Definitely allow him to room to grow.

So, If I were doing this, it would be the following:

leaf sprung with the ability to switch to links at later date
22re or jeep 4cyl (with a very restrictive rev limiter)
auto transmission
d300 (single stick at first but easily converted to twin as ability allows)
built d44 or Toyota front axle (minimum)
ford 9 in the rear
front steer only
35-37" tires
adjustable seat, steering column and pedal mounting locations

Obviously this is just my .02. Whatever you decide to do, you'll be a hero in your kid's eyes and a hell of a dad in mine.
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Old 10-13-2014, 08:50 AM   #12
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Quote:
Originally Posted by discarded View Post
First off, I applaud you for wanting to bring your kid into the world of wheel at such an early age. He'll be the coolest kid around!

I get the idea of making it rear steer and standard with light axles and all that, but might suggest to do none of that?

Rear steer is complicated enough and not to get into a debate but lots of folks argue that it's a crutch of someone who can't drive. I don't think that is the case but their points are valid. If you can get out of a funky situation without rear steer, then the knowledge you have earned makes you a bad mammajamma when you get older and have it. Plus it's confusing.

Same goes for keeping it leaf sprung instead of linked. Leafs put greater limitations on what the vehicle can do. If your son learns to wheel with leafs, when he steps up to links he'll be that much better of a driver for learning how to make a vehicle function instead of letting it function. Also, if he only likes the idea of wheeling but doesn't know he doesn't like wheeling till he actually does it (seen this happen a lot), building a leaf sprung rig is sooo much easier to do than links.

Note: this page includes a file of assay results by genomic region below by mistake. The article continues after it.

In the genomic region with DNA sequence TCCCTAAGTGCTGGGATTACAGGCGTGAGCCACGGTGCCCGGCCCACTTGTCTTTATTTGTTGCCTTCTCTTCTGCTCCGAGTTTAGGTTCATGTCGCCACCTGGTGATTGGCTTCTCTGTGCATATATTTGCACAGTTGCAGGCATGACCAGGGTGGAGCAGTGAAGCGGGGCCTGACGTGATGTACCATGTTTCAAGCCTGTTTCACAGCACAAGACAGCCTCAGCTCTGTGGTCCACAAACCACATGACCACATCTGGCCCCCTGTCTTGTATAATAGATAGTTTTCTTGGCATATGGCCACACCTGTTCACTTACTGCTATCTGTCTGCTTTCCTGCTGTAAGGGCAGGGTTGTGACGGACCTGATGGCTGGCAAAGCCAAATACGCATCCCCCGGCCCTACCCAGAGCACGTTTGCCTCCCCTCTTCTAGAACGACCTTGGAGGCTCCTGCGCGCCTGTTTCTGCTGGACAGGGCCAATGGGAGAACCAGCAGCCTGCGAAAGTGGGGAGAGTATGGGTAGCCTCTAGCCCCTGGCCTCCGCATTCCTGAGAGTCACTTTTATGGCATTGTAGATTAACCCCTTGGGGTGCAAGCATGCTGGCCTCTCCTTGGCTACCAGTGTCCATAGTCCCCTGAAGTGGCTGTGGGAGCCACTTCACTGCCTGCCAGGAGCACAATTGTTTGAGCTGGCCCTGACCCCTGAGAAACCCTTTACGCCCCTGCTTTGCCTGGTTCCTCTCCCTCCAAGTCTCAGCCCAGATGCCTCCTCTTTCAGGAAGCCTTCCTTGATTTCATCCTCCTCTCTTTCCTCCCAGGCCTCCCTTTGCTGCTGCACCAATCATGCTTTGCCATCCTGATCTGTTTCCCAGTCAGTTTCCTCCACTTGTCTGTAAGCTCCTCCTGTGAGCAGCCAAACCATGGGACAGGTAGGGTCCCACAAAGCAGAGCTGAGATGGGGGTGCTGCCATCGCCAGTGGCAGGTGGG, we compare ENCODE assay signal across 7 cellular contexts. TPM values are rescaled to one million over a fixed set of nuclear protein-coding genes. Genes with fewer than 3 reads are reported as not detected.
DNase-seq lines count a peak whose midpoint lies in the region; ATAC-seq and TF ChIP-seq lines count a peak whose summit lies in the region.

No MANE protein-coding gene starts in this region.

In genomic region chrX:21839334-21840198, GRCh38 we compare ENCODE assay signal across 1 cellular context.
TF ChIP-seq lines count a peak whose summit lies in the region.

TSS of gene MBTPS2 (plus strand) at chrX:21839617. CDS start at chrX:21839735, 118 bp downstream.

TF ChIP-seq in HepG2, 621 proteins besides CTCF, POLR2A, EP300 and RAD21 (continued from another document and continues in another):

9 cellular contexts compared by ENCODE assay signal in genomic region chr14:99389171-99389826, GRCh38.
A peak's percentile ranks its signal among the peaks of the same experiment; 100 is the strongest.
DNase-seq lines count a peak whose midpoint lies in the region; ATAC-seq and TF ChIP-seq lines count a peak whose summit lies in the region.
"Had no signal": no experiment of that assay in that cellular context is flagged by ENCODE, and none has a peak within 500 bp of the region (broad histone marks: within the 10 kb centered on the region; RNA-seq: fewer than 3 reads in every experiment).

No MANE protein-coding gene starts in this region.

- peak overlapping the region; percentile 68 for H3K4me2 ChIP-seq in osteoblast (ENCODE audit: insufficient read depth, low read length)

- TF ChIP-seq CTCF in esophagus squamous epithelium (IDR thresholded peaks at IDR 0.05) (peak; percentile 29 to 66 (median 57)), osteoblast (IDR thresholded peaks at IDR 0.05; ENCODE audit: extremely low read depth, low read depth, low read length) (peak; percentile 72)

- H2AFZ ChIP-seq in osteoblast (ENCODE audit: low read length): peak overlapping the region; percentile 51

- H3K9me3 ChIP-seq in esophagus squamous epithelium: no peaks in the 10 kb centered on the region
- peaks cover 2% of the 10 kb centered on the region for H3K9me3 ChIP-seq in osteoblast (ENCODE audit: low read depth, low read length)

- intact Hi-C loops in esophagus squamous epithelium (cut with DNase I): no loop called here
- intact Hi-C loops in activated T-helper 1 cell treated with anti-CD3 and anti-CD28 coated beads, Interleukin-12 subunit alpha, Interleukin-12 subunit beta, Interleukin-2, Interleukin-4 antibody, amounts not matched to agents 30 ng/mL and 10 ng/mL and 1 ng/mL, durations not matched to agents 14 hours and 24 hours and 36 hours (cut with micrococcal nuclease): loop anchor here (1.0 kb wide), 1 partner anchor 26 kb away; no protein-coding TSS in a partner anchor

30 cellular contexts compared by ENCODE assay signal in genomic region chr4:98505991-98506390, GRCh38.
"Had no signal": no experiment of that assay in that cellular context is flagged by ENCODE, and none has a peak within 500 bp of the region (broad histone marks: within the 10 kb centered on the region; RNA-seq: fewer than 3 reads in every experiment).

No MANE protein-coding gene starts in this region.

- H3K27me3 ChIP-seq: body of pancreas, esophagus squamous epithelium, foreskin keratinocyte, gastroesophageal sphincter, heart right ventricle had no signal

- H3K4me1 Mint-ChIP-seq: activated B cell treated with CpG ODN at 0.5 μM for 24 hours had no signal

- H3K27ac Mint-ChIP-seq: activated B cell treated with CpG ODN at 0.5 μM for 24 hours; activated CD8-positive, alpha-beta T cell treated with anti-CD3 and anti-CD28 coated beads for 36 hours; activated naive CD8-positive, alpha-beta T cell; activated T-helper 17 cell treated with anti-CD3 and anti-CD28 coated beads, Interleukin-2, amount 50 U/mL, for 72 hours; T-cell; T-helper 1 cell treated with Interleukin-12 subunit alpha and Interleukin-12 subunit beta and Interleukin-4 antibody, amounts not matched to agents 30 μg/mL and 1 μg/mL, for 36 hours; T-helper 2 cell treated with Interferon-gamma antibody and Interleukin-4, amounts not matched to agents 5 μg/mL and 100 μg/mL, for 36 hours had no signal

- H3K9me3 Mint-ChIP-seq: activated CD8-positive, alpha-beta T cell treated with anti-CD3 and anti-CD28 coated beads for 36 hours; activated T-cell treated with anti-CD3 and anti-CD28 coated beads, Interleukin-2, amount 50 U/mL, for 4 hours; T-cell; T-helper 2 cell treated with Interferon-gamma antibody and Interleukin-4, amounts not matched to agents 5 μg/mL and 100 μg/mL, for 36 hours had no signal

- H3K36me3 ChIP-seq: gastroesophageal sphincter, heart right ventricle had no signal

As for standard vs auto, you want this to be enjoyable for him so that you don't spend a year or two building a rig just so he can be completely turned off from wheeling because it's too hard to do.

We've seen samurai axles break getting on a trailer. Forget them. Grown ups do stupid stuff to break built one ton axles. I guarantee you an elementary aged kid is going to do stupid stuff and breakage will happen. Again, the name of the game is fun for the little guy. Breaking SUCKS. (especially when it's your rig) Kids get discouraged easy. And it's no fun to work on two rigs.

Definitely allow him to room to grow.

So, If I were doing this, it would be the following:

leaf sprung with the ability to switch to links at later date
22re or jeep 4cyl (with a very restrictive rev limiter)
auto transmission
d300 (single stick at first but easily converted to twin as ability allows)
built d44 or Toyota front axle (minimum)
ford 9 in the rear
front steer only
35-37" tires
adjustable seat, steering column and pedal mounting locations

Obviously this is just my .02. Whatever you decide to do, you'll be a hero in your kid's eyes and a hell of a dad in mine.
What he said.
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Old 10-13-2014, 05:46 PM   #13
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Totota axles front and rear, forget the rear steer. 1.8L Tracker motor and 3 speed auto. Cheap, dang near bullet proof, easy to package. 37" tires, you wont break the axles with this combo of super light weight, smallish tires and low HP. No need to overthink this.....he might hate it the first time he gets in it.